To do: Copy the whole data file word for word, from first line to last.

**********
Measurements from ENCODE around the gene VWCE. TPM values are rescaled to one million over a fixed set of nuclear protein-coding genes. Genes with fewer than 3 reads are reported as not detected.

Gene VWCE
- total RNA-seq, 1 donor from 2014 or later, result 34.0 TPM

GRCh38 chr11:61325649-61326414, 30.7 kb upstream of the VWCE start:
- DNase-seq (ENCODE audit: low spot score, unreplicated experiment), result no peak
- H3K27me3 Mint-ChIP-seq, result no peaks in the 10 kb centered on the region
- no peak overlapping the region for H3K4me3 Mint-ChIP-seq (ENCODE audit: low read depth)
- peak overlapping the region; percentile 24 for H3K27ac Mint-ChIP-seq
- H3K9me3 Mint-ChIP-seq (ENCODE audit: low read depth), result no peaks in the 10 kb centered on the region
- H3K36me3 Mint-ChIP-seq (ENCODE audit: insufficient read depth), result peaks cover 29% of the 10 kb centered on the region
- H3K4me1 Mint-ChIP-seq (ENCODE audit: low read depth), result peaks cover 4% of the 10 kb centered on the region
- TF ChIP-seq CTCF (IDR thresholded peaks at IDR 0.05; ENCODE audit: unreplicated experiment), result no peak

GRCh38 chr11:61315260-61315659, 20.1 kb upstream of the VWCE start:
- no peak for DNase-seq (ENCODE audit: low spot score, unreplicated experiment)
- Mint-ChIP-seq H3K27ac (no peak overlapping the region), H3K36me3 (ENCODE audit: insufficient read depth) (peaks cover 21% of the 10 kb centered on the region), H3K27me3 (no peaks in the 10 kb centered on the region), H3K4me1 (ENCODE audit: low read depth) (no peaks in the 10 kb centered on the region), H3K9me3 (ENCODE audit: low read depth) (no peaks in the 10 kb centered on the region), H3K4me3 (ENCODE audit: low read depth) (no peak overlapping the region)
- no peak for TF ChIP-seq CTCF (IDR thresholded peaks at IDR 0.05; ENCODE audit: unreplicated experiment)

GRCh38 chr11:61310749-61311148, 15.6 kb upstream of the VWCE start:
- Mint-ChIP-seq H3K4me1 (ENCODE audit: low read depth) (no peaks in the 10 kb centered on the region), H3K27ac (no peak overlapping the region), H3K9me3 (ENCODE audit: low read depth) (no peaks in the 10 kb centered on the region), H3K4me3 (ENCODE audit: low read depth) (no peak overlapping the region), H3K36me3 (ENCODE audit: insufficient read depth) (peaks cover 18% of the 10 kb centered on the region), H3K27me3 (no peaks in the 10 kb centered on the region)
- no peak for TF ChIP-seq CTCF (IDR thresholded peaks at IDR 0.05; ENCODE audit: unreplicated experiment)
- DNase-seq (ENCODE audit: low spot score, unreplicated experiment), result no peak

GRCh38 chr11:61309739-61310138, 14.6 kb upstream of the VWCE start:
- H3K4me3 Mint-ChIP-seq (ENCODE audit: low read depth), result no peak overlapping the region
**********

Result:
Measurements from ENCODE around the gene VWCE. TPM values are rescaled to one million over a fixed set of nuclear protein-coding genes. Genes with fewer than 3 reads are reported as not detected.

Gene VWCE
- total RNA-seq, 1 donor from 2014 or later, result 34.0 TPM

GRCh38 chr11:61325649-61326414, 30.7 kb upstream of the VWCE start:
- DNase-seq (ENCODE audit: low spot score, unreplicated experiment), result no peak
- H3K27me3 Mint-ChIP-seq, result no peaks in the 10 kb centered on the region
- no peak overlapping the region for H3K4me3 Mint-ChIP-seq (ENCODE audit: low read depth)
- peak overlapping the region; percentile 24 for H3K27ac Mint-ChIP-seq
- H3K9me3 Mint-ChIP-seq (ENCODE audit: low read depth), result no peaks in the 10 kb centered on the region
- H3K36me3 Mint-ChIP-seq (ENCODE audit: insufficient read depth), result peaks cover 29% of the 10 kb centered on the region
- H3K4me1 Mint-ChIP-seq (ENCODE audit: low read depth), result peaks cover 4% of the 10 kb centered on the region
- TF ChIP-seq CTCF (IDR thresholded peaks at IDR 0.05; ENCODE audit: unreplicated experiment), result no peak

GRCh38 chr11:61315260-61315659, 20.1 kb upstream of the VWCE start:
- no peak for DNase-seq (ENCODE audit: low spot score, unreplicated experiment)
- Mint-ChIP-seq H3K27ac (no peak overlapping the region), H3K36me3 (ENCODE audit: insufficient read depth) (peaks cover 21% of the 10 kb centered on the region), H3K27me3 (no peaks in the 10 kb centered on the region), H3K4me1 (ENCODE audit: low read depth) (no peaks in the 10 kb centered on the region), H3K9me3 (ENCODE audit: low read depth) (no peaks in the 10 kb centered on the region), H3K4me3 (ENCODE audit: low read depth) (no peak overlapping the region)
- no peak for TF ChIP-seq CTCF (IDR thresholded peaks at IDR 0.05; ENCODE audit: unreplicated experiment)

GRCh38 chr11:61310749-61311148, 15.6 kb upstream of the VWCE start:
- Mint-ChIP-seq H3K4me1 (ENCODE audit: low read depth) (no peaks in the 10 kb centered on the region), H3K27ac (no peak overlapping the region), H3K9me3 (ENCODE audit: low read depth) (no peaks in the 10 kb centered on the region), H3K4me3 (ENCODE audit: low read depth) (no peak overlapping the region), H3K36me3 (ENCODE audit: insufficient read depth) (peaks cover 18% of the 10 kb centered on the region), H3K27me3 (no peaks in the 10 kb centered on the region)
- no peak for TF ChIP-seq CTCF (IDR thresholded peaks at IDR 0.05; ENCODE audit: unreplicated experiment)
- DNase-seq (ENCODE audit: low spot score, unreplicated experiment), result no peak

GRCh38 chr11:61309739-61310138, 14.6 kb upstream of the VWCE start:
- H3K4me3 Mint-ChIP-seq (ENCODE audit: low read depth), result no peak overlapping the region